How did you start working in the rare book trade and what were your first encounters?
I first became aware of the rare book trade while an undergraduate reading English at Oxford. I took a special option in "texts in motion", which gave me privileged access to the Bodleian library - a trove of historically interesting objects. I wanted to know how the Bodleian acquired out-of-print works, where they acquired them from, and how significant commercial value had come to be attached to the books. At the time, I was working with early variant editions of Sir Philip Sidney's collected works, which still hold a sentimental weight for me: they were compiled by his sister, who was the driving force behind his immortalization in the English literary canon, publishing his works in weighty folios that predetermined his significance as a poet.
What do you specialize in and please describe your business a little to us?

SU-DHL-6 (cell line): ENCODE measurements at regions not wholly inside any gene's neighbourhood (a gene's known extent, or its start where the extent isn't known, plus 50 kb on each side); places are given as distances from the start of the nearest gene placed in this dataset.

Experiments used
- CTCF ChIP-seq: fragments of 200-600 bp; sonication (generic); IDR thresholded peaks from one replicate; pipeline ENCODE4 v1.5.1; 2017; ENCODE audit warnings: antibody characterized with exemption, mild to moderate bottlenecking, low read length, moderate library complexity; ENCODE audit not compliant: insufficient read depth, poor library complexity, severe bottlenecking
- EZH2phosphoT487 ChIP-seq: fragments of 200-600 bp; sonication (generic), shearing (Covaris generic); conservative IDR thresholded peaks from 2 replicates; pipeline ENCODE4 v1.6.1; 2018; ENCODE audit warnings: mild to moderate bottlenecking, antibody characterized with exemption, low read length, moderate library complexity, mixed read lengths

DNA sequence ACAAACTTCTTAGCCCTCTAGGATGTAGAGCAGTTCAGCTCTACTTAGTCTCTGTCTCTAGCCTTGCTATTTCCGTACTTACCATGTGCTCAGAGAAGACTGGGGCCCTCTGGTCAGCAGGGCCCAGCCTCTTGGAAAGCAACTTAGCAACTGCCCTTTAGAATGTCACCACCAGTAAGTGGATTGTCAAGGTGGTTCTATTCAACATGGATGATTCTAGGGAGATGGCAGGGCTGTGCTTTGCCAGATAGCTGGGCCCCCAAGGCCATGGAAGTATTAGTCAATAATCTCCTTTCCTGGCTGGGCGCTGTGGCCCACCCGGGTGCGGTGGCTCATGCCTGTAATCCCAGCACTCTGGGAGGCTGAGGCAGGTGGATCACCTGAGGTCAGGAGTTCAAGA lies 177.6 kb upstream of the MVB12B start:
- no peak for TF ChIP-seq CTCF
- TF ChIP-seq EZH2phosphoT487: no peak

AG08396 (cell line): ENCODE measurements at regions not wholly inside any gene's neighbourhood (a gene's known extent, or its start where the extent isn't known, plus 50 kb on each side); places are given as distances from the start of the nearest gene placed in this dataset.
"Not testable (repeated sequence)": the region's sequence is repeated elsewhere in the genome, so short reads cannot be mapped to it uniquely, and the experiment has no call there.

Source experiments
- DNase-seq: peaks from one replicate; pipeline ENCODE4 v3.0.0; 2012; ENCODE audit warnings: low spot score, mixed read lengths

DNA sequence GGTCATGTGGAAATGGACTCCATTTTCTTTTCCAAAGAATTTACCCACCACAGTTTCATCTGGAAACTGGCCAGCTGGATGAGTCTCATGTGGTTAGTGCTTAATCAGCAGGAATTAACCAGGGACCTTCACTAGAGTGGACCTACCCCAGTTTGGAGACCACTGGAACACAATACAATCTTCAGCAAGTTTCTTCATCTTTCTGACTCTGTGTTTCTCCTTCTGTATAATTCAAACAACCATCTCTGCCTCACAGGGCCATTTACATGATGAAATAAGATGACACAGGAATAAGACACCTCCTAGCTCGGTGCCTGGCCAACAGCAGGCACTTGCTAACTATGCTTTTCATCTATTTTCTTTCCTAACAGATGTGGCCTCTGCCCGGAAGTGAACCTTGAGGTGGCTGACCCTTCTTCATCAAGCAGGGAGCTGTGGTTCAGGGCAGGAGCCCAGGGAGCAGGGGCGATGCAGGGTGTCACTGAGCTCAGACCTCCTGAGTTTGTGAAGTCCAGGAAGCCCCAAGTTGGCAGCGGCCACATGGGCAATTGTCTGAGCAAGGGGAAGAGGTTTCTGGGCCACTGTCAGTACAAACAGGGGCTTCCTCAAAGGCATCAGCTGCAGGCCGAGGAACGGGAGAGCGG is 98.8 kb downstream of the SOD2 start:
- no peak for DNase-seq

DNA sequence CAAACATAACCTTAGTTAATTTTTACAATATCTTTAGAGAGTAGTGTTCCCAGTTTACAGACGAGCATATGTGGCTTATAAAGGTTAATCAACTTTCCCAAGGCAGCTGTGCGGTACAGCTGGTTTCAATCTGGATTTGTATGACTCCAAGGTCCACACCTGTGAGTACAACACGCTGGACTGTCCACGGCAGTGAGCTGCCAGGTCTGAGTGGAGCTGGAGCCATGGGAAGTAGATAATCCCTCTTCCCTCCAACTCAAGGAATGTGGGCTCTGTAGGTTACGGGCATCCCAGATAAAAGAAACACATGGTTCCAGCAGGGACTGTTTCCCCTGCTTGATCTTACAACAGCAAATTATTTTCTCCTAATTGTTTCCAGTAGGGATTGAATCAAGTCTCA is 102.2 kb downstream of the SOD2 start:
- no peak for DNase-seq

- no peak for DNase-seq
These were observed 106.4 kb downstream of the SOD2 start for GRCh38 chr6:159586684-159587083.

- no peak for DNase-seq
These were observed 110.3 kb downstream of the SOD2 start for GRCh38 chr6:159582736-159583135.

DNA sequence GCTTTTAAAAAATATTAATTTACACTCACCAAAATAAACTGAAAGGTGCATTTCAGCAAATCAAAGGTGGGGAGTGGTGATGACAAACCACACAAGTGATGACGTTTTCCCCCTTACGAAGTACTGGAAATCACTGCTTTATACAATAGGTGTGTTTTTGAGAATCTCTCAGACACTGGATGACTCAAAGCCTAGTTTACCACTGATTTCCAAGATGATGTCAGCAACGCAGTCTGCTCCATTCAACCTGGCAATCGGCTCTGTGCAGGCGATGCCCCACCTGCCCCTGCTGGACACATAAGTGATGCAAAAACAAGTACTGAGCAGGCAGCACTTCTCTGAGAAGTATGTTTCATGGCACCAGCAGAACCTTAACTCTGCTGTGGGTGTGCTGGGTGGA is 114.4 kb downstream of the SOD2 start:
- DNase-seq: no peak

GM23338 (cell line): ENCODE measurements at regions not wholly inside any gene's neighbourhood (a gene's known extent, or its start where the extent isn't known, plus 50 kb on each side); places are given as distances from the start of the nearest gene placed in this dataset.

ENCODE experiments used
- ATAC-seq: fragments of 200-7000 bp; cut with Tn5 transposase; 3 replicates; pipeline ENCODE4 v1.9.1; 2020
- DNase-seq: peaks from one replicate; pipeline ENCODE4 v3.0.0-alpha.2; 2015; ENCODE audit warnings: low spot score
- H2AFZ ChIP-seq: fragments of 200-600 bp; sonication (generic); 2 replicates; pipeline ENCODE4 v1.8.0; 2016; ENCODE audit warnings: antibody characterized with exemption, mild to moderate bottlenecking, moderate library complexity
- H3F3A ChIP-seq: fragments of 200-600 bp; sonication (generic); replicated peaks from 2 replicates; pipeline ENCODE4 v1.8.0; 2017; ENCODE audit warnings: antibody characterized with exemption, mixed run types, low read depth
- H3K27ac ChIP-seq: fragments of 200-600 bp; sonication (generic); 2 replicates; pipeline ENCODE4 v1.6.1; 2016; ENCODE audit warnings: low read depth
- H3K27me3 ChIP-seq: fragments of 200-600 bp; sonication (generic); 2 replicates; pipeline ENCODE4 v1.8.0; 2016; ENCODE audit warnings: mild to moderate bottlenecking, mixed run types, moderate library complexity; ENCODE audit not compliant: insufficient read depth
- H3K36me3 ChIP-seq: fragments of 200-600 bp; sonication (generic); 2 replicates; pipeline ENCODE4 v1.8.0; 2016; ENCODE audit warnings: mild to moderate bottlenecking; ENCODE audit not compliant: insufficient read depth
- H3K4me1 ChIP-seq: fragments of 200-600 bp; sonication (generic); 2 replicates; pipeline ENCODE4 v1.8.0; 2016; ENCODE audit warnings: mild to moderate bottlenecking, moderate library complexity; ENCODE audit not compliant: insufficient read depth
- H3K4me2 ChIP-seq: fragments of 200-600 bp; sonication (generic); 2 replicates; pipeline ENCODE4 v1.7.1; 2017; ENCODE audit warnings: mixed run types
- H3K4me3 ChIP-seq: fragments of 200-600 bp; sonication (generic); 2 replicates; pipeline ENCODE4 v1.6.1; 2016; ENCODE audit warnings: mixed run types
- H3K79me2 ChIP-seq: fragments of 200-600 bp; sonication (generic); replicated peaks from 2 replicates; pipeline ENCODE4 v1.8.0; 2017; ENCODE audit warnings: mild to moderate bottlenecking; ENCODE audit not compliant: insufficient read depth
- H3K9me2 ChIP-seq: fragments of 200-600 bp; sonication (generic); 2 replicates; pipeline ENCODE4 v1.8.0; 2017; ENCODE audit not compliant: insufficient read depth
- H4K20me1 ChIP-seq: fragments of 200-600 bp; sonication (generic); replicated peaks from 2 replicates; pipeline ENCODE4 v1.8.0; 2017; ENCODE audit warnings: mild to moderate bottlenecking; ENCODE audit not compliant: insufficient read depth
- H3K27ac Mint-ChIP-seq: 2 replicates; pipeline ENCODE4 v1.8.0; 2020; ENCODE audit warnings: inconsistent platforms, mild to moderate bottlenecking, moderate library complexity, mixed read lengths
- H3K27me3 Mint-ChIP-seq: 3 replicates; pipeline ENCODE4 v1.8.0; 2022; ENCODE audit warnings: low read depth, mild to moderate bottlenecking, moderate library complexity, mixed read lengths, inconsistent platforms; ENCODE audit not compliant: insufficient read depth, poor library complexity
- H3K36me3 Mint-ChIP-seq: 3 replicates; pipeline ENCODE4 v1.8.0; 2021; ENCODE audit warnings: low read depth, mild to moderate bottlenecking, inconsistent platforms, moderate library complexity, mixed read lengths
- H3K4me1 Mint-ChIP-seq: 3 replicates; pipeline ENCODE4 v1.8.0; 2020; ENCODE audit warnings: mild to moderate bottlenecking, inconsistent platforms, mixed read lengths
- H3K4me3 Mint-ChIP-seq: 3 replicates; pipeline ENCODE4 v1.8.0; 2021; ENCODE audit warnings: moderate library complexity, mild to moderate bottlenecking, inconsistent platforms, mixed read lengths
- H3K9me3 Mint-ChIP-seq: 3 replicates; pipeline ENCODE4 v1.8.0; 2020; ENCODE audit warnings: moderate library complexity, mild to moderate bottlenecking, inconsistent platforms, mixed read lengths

I went on to study an MSc in Book History and Material Cultures at Edinburgh, where I had the opportunity to work at McNaughtan’s and see the Edinburgh Rare Book Fair from behind-the-scenes. After finishing my MSc I dotted about as an English teacher in Paris for a while, before settling in London and joining Peter Harrington in 2019.
I am primarily interested in English literature, methods of textual circulation, and the materiality of readership: how books pass from hand to hand, and the networks and connections they generate. I'm grateful to ILAB for hosting me on this scholarship: it's refreshing to return to Oxford as a bookseller, and the congress looks to be the ideal antidote to a few years of digital bookselling.